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All about timestamps


How does Earthstar handle timestamps, and can it recover from a device with a very inaccurate clock?


How Earthstar manages timestamps#

For background, the rules of Earthstar say that each document is independent and any document can be missing. So we can't use Merkle hash backlinks for ordering, we have to use something like integers which can be put in order even if there are gaps.

We trust users to write their own timestamps. Some exploits:

  1. Write with an artificially old timestamp
  2. Write with a timestamp in the future, maybe to get your post at the top of a sorted feed
  3. Write with a timestamp of MAX_INTEGER or whatever, to cause overflow problems for the next writer

Documents are considered invalid if their timestamp is from more than 10 minutes in the future. That means they can't sync across the network until time catches up with them. This prevents attacks 2 and 3.

So timestamps are acting as sequence-numbers-with-gaps that have the extra power to prevent attacks 2 and 3 because you can loosely compare them with wall clocks which form a very rough consensus reality.

Attack 1 doesn't impact replication or conflict resolution much. It might have implications at the application layer (like pretending a post is older than it is). I just added an issue to also remember timestamps for when a document was received to help with this.

Handling clock glitches#

An Earthstar client can write document timestamps in any order -- they don't have to monotonically increase -- so if you rewind your device clock, you just start using lower timestamps.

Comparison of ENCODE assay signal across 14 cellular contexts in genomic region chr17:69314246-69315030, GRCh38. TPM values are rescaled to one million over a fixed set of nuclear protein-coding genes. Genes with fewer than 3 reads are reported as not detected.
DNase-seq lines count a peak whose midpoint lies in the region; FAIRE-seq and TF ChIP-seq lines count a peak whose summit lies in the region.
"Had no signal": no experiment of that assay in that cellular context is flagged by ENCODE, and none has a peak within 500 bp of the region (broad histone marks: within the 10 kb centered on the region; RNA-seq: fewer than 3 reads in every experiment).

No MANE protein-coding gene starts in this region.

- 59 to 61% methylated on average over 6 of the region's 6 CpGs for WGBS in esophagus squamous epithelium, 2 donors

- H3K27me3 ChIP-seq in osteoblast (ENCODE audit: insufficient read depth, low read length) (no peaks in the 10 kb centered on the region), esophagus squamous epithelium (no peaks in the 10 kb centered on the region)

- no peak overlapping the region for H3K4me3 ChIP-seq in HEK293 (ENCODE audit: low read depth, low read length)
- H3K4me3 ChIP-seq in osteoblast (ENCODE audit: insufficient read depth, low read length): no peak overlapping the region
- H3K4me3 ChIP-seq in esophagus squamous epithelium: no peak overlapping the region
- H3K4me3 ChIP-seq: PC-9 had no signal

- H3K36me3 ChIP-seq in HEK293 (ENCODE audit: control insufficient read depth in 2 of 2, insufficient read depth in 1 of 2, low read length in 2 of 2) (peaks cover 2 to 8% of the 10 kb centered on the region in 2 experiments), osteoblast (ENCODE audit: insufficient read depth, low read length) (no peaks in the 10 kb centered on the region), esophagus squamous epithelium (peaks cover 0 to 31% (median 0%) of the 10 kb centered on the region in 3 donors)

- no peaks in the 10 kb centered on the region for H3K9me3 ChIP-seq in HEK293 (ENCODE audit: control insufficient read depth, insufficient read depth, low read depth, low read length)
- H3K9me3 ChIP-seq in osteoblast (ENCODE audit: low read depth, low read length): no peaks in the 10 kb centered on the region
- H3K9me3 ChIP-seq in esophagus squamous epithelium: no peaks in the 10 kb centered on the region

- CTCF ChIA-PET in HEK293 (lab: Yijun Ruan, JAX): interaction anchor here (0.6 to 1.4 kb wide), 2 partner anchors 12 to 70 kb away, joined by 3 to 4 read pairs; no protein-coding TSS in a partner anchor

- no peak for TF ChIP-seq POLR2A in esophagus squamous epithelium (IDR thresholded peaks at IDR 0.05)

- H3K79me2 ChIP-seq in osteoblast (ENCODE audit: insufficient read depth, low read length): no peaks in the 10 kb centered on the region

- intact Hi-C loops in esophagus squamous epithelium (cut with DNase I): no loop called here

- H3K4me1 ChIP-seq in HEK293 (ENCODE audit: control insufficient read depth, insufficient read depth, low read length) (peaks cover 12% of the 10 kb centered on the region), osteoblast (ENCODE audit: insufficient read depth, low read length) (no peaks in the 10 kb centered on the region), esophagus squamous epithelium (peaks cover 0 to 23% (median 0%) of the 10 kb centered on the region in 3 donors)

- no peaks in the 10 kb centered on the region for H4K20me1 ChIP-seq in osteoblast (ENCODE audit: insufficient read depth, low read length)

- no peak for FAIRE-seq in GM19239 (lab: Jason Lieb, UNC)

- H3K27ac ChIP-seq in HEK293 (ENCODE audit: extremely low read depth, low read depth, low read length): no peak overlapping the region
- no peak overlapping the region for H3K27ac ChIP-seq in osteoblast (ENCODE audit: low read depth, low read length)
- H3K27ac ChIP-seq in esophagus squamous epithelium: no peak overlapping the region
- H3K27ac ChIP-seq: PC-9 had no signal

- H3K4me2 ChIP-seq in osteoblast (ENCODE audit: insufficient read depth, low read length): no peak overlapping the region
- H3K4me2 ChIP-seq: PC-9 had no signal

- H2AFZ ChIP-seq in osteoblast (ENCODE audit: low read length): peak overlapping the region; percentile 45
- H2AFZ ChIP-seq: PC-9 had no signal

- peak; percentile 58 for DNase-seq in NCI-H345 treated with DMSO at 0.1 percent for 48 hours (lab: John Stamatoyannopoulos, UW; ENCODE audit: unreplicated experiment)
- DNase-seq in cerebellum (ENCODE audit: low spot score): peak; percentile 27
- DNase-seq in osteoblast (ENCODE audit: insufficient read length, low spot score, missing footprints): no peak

The exception is that when you overwrite a specific document, you set the new timestamp to max(oldDoc.timestamp + 1, now()) to make sure your new version is the winner.

If you accidentally write a doc with a far-future timestamp it will be unable to sync off your device (assuming other devices have accurate clocks). To fix it, you can locally delete that doc and replace it with a fresh one with an accurate timestamp.

Failure cases#

If some devices are 15 minutes fast, their writes will trickle out to the network as each other device accepts them within the 10 minute tolerance. Other people's immediate updates to those documents will be forced to have timestamps around the 10 minute limit. Writes that surf the 10 minute frontier won't really break, they'll just take a few minutes to sync through the whole network as each client decides they're valid according to their own clock.

If many devices have very inaccurate timestamps, the network will fragment. Devices in the future will see more content but their writes won't reach everyone. Devices in the past will see less content but their writes will propagate further.

Device clocks in off-the-grid settings could be very inaccurate. In those settings Earthstar just won’t work well unless you remove the block on future timestamps. That’s ok if you trust everyone, but it allows attack 3 (timestamp integer overflow).